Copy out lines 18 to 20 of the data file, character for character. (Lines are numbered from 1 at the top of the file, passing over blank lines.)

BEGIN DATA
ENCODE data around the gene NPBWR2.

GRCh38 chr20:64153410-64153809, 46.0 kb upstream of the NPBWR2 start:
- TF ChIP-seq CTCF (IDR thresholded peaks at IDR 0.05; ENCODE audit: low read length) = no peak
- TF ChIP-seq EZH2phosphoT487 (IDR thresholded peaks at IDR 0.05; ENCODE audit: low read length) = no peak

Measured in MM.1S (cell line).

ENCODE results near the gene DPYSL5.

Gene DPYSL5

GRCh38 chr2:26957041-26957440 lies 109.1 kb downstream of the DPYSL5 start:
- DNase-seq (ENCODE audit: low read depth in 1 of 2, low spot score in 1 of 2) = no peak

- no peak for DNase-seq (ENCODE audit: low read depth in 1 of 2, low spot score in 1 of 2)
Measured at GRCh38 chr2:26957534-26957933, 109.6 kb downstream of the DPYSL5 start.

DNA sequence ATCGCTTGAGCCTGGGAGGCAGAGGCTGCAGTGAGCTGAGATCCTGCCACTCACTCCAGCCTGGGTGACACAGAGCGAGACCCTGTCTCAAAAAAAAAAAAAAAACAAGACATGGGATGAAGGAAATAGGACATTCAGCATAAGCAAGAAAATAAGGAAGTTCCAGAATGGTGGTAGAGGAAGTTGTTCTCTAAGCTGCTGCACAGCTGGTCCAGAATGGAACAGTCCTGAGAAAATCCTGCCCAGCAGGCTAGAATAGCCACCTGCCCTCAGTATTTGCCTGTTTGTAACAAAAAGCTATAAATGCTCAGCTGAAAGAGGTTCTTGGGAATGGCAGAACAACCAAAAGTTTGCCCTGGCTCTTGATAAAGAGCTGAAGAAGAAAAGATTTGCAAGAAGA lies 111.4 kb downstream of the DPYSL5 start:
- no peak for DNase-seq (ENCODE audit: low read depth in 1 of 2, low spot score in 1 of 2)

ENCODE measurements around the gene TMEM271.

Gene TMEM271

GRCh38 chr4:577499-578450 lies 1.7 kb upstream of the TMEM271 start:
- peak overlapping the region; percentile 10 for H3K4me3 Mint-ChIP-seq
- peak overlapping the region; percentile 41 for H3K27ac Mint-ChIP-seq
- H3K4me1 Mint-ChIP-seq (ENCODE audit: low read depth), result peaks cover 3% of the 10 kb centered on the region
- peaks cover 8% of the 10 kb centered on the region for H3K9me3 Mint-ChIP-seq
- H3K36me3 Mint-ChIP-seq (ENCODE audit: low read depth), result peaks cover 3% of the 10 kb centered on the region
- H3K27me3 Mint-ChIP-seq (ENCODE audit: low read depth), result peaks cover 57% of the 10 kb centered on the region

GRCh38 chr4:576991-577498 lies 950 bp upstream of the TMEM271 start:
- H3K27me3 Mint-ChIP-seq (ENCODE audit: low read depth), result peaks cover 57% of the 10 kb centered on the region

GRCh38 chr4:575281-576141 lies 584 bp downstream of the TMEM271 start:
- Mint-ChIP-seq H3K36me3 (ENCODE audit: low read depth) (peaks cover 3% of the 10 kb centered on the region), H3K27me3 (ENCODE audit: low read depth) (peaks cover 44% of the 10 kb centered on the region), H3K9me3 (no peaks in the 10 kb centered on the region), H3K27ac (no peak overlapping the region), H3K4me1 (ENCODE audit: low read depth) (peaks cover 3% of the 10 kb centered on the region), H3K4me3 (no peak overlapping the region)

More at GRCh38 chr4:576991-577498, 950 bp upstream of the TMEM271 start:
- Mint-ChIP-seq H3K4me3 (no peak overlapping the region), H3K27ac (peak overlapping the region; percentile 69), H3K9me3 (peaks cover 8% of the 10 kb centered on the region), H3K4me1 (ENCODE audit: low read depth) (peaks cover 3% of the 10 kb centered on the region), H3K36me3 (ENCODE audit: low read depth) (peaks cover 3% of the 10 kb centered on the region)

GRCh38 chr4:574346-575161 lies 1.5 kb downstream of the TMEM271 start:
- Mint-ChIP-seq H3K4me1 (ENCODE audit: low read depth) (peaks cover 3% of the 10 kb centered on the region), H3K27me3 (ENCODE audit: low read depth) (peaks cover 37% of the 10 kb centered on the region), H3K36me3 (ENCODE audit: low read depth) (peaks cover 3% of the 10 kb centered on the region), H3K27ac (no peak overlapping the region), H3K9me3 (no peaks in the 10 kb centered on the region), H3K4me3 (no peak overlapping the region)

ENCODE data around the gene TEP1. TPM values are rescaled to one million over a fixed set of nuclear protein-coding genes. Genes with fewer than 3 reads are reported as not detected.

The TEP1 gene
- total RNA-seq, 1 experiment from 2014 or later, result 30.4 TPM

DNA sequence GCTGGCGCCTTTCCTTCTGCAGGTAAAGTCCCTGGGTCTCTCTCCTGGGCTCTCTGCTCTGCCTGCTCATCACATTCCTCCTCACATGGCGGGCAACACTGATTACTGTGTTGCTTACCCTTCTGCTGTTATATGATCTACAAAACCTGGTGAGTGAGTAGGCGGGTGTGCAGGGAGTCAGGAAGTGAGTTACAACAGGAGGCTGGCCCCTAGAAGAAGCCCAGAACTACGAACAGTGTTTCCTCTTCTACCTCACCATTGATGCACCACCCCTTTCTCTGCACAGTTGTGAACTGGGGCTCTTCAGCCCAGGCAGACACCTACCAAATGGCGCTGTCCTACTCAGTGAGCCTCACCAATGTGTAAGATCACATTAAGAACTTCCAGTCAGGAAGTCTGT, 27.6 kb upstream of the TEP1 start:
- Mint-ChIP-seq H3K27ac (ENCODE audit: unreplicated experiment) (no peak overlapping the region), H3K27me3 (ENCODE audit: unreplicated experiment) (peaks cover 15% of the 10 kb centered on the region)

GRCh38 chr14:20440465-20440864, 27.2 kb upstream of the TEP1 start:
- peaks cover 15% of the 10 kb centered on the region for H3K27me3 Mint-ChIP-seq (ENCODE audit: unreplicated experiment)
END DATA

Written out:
- peak overlapping the region; percentile 41 for H3K27ac Mint-ChIP-seq
- H3K4me1 Mint-ChIP-seq (ENCODE audit: low read depth), result peaks cover 3% of the 10 kb centered on the region
- peaks cover 8% of the 10 kb centered on the region for H3K9me3 Mint-ChIP-seq